Angle-Resolved Photoemission Spectroscopy (ARPES) maps the dispersion of electronic bands near the Fermi level and, in particular, the Fermi surface itself by exciting the bound electrons in a metal with a given photon energy hv. The momentum parallel to the surface is fully conserved, thus making the method suitable for layered low-dimensional materials. The three-dimensional momentum distribution is also reflected in the photoelectron features thus making the spectroscopy applicable to metallic single crystals, provided that a well-defined clean surface can be prepared in ultra-high vacuum. The minimum samples size is 500 x 500 μm2 given by the light spot (50 x 50 μm2) and the sphere of confusion of the sample goniometer.
The fine structure of the energy spectra of photoelectrons reflect the interaction of the photo-hole left behind with the re-arranging electronic and vibronic structure in the sample. The width of the band as a function of binding energy corresponds to the imaginary, the deviation from a bare dispersion to the real part of the spectral function. High sensitivity to excitations on a thermal energy scale require measurements at low temperatures (less than 10 K) at an energy resolution of a few meV (2 – 5 meV) and a momentum resolution at a fraction of the Brillouin zone dimensions (0.1° angular resolution).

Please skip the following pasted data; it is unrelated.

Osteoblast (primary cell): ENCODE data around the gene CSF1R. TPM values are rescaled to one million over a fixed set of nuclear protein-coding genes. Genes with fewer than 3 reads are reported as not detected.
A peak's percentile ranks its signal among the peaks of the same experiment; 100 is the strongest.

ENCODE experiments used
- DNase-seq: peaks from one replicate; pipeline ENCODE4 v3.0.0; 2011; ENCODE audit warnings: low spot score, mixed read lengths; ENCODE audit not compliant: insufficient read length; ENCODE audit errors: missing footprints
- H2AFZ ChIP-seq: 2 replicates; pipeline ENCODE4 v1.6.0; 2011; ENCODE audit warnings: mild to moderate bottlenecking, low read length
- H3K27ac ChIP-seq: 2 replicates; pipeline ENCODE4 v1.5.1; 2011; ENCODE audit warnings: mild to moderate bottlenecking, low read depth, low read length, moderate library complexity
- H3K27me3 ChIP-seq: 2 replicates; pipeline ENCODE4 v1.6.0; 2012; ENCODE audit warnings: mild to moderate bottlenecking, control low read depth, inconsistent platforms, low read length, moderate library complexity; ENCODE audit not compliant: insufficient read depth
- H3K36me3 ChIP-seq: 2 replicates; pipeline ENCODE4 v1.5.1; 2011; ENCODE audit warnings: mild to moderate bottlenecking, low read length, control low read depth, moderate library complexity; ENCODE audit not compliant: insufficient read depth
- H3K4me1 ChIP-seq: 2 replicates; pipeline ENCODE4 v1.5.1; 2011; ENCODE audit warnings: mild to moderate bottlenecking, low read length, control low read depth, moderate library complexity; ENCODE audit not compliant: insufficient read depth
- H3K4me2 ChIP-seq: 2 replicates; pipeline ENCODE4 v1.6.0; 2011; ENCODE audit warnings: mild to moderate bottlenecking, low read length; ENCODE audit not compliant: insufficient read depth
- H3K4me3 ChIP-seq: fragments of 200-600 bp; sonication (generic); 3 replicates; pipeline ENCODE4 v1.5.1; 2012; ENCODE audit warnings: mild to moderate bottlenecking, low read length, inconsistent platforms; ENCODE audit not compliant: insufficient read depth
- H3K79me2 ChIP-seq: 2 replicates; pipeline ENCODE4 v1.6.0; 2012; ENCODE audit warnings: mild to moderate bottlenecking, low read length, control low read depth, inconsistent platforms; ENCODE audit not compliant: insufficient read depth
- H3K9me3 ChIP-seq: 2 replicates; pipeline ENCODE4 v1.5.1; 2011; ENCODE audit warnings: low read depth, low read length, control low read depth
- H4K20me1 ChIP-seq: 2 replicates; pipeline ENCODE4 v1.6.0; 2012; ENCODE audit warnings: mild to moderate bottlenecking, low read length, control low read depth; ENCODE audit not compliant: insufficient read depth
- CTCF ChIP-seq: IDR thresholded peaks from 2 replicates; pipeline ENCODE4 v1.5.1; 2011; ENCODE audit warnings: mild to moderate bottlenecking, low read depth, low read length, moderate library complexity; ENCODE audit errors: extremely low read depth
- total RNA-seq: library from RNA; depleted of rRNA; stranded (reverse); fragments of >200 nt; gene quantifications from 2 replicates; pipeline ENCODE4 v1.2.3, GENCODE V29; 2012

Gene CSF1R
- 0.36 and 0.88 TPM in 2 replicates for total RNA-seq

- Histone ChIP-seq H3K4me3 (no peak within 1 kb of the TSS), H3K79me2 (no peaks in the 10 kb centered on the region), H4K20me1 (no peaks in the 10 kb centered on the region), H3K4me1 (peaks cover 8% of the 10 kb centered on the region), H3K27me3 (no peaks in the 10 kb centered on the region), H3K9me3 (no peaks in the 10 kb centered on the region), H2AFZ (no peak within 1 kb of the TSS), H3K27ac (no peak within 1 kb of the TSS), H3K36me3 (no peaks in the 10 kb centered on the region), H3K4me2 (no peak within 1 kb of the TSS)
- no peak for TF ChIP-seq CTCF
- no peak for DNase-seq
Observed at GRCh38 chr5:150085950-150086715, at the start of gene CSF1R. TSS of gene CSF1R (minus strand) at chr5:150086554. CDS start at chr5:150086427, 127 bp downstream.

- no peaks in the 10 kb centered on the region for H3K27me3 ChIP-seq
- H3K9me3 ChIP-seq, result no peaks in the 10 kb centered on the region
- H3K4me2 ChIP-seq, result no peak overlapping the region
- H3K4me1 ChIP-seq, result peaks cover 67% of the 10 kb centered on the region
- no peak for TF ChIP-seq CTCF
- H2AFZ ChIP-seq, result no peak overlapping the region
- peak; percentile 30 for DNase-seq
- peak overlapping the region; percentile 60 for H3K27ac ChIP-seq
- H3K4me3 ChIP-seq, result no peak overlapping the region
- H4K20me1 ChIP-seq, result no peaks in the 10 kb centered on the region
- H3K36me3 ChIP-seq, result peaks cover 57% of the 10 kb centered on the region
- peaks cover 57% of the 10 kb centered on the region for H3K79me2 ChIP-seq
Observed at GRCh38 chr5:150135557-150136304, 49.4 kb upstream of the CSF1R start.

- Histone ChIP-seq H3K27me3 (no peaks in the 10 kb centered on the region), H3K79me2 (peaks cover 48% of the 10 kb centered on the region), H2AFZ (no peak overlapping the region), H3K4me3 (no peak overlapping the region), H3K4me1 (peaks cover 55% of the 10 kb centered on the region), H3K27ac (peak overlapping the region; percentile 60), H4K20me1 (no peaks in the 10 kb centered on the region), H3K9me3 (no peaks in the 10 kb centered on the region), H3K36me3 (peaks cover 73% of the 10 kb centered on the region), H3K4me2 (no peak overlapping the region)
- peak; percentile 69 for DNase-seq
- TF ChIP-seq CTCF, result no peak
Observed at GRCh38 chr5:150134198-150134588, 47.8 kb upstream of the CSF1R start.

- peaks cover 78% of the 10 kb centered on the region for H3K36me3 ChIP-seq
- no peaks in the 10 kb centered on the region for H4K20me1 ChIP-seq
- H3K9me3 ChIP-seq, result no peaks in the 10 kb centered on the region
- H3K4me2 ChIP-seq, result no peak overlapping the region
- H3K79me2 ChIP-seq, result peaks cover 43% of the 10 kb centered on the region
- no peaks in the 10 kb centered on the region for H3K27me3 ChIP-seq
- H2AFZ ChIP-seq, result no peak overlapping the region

Spectro-microscopy combines the power of momentum and energy resolution in the electron analyser with a microscopic light spot and raster sample scanner. The reduced transmission of the nano-focusing optics necessitates the reduction of energy resolution to about 30-50 meV, but the power of electron band mapping allows either a highly selective contrast in microscopy or a band and Fermi surface mapping at high spatial resolution. It can thus serve to image grains, domains of artificial structure of micro- or nanometric dimensions or to illuminate selectively micro- and nano-domains for ARPES analysis.
At the same time the instrument is used a lot as an ARPES spectrometer with sub-micron spot.
Samples have to be prepared in situ in ultrahigh vacuum to achieve atomically controlled, clean surfaces. The following methods will be provided in the vacuum system of HR-ARPES or nanoARPES:
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